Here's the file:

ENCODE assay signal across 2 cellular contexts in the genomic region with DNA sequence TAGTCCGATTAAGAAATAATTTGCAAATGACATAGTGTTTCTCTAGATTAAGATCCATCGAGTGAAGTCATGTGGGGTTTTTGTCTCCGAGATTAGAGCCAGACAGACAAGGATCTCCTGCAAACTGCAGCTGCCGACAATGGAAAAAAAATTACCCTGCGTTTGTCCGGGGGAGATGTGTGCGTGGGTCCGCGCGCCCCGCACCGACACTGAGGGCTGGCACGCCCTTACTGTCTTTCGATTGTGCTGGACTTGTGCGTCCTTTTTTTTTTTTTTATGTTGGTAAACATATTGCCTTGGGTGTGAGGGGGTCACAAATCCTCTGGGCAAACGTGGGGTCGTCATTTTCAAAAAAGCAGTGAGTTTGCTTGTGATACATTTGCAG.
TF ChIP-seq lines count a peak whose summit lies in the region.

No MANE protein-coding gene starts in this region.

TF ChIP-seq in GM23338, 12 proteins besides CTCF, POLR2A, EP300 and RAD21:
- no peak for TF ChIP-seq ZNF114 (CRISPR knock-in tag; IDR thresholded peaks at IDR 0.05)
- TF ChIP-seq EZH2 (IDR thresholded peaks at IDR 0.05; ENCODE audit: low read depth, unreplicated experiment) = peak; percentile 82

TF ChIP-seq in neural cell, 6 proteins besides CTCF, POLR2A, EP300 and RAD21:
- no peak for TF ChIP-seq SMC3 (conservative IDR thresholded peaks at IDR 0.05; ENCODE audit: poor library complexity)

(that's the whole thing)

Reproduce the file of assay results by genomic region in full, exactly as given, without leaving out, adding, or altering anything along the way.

ENCODE assay signal across 2 cellular contexts in the genomic region with DNA sequence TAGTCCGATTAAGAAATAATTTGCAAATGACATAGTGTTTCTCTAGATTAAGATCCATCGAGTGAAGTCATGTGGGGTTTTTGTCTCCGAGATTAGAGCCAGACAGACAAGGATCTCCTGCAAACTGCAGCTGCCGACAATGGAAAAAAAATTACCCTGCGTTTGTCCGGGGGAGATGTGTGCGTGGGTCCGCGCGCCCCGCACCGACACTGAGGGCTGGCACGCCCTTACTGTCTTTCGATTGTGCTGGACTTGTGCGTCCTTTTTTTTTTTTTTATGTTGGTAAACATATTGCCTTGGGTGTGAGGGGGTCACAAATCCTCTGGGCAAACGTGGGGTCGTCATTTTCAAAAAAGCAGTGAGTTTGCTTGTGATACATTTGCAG.
TF ChIP-seq lines count a peak whose summit lies in the region.

No MANE protein-coding gene starts in this region.

TF ChIP-seq in GM23338, 12 proteins besides CTCF, POLR2A, EP300 and RAD21:
- no peak for TF ChIP-seq ZNF114 (CRISPR knock-in tag; IDR thresholded peaks at IDR 0.05)
- TF ChIP-seq EZH2 (IDR thresholded peaks at IDR 0.05; ENCODE audit: low read depth, unreplicated experiment) = peak; percentile 82

TF ChIP-seq in neural cell, 6 proteins besides CTCF, POLR2A, EP300 and RAD21:
- no peak for TF ChIP-seq SMC3 (conservative IDR thresholded peaks at IDR 0.05; ENCODE audit: poor library complexity)